Monday Movie: Dick, by David Bax
Andrew Fleming’s Dick, just like Bruce McCulloch’s Superstar, is a slightly too-weird-for-this-world comedy that came out amidst the glut of great movies in 1999. Both underperformed at the box office and both have since accumulated minor cult followings, though nothing on the level of what they deserve. In Dick’s case, that may be partially due to the inherent cultural sexism that leads us to undervalue art that appears to be aimed at young women. Ironically, that same tendency to underestimate girls is the source of much of the comedy of Dick.
Dick tells the story of the Watergate scandal and the subsequent downfall of the Nixon (Dan Hedaya here) presidency. Only, like a sugar high version of Rosencrantz & Guildenstern Are Dead, it reimagines it from the point of view of two D.C.-area teenage girls (Kirsten Dunst and Michelle Williams) who not only bear witness to the crimes and shenanigans but, in many cases, are actually the causes of them. It’s an intriguing, clever and ridiculously funny alternate history.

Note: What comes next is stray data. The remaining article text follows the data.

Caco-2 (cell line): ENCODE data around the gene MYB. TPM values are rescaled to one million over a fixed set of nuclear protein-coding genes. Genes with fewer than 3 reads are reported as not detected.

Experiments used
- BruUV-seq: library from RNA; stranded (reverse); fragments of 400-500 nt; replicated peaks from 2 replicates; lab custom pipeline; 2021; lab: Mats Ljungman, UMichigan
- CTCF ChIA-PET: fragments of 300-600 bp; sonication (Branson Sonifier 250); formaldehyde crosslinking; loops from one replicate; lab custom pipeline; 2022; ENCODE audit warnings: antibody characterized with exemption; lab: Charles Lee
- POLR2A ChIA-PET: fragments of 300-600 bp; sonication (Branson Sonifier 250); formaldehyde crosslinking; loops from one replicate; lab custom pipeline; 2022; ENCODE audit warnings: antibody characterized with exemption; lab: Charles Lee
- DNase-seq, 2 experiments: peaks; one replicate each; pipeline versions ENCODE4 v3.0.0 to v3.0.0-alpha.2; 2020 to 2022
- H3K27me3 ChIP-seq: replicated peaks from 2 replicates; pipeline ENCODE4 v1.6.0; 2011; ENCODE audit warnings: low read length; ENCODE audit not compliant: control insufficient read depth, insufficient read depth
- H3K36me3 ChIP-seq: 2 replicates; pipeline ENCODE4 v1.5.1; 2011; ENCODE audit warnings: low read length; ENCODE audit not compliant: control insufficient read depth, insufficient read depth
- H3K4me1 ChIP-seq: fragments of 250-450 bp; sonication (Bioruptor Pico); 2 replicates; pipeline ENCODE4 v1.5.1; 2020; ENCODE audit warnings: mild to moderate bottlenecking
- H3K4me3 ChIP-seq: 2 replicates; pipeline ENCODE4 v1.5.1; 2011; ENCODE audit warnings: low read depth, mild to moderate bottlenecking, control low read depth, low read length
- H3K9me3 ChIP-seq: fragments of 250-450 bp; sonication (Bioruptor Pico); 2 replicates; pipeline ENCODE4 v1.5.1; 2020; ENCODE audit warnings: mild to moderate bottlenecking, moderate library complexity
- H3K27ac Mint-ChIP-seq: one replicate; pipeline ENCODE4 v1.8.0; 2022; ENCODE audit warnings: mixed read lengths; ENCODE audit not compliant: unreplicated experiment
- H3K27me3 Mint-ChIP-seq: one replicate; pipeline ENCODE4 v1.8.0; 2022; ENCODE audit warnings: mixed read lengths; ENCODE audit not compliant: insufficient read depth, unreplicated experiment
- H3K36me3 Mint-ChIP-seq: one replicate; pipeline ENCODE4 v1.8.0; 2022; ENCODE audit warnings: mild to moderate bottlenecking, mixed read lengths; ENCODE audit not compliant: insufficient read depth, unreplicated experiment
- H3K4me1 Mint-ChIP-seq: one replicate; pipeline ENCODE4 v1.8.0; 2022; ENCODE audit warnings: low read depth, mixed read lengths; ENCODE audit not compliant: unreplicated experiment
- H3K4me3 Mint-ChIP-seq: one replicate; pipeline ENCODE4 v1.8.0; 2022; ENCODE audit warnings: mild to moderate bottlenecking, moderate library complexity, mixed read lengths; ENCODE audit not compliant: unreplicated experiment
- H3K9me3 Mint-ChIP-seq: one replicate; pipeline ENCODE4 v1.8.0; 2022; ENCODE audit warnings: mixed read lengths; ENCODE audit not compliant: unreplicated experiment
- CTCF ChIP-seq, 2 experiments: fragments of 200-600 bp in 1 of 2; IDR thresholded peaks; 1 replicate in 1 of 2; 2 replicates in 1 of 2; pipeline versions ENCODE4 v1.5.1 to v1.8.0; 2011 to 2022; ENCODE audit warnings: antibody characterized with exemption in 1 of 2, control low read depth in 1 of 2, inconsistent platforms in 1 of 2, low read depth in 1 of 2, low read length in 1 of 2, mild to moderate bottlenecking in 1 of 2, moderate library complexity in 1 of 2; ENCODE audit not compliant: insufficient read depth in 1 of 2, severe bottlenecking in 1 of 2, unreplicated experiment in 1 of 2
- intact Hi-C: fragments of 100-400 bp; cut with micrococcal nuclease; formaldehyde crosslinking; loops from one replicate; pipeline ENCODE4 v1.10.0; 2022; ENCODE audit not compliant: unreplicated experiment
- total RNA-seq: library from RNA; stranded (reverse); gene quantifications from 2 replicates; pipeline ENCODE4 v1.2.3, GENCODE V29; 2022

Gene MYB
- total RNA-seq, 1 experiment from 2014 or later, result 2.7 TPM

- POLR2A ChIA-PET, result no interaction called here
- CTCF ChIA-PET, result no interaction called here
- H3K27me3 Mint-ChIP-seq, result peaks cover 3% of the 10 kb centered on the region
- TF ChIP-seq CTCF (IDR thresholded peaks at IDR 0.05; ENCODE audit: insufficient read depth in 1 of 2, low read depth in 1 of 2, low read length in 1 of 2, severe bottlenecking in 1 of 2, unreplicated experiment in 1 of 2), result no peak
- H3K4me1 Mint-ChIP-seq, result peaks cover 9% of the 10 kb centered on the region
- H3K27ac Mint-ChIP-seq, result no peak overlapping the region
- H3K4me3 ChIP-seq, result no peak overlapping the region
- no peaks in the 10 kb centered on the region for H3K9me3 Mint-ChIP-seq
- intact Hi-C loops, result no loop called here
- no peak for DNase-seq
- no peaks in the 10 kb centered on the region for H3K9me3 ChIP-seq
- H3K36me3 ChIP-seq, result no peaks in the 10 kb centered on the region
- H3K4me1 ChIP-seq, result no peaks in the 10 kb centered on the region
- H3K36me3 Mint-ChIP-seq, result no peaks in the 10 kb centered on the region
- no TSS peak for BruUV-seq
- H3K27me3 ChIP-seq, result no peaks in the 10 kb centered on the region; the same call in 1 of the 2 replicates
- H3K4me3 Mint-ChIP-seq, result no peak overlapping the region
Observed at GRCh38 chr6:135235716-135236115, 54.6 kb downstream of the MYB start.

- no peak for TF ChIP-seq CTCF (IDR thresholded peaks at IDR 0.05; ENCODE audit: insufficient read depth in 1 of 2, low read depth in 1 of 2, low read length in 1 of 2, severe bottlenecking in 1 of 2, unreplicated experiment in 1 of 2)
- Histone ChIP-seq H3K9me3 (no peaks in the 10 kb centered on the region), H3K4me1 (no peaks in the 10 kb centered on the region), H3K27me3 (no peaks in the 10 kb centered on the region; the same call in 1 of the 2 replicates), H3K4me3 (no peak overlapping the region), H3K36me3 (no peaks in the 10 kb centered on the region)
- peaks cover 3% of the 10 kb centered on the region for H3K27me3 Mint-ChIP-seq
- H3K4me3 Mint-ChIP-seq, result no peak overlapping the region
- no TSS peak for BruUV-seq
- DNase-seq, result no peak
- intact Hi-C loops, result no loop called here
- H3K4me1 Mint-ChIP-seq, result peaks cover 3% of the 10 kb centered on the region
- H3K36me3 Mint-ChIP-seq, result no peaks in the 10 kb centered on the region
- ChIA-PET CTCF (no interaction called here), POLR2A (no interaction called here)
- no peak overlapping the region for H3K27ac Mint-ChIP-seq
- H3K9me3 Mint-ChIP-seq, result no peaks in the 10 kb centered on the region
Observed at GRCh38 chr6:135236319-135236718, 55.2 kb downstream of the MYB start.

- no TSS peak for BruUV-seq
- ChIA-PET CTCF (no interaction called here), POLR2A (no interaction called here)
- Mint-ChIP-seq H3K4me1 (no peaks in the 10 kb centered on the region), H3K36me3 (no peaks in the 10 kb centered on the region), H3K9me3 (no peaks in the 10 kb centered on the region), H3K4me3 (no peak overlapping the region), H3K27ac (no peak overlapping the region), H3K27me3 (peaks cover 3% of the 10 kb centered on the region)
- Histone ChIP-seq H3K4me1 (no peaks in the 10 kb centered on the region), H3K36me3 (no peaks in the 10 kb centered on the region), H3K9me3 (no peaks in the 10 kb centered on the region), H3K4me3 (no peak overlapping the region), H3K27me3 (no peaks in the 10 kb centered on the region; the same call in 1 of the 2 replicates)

In perhaps the film’s best ongoing joke, Woodward and Bernstein (Will Ferrell and, coincidentally, McCulloch) are characterized as petty incompetents. Fleming commits to the conceit to the point of actually framing their scenes to look like similar ones in All the President’s Men, with the low office ceilings with rows of fluorescent lights reaching back toward the horizon. It’s just one of many clues that Dick has far more brains than its reputation would suggest.
It’s been a while since I saw Dick, so I was surprised when you talked about it being aimed at teenage girls. They are the main characters, but the movie’s reason for existence is the Watergate scandal which teenagers of the present (at the time of release) would have little interest in. But that could just be what I remember of it and unrepresentative of the total screentime.
I may be reacting more to the marketing of the film at the time.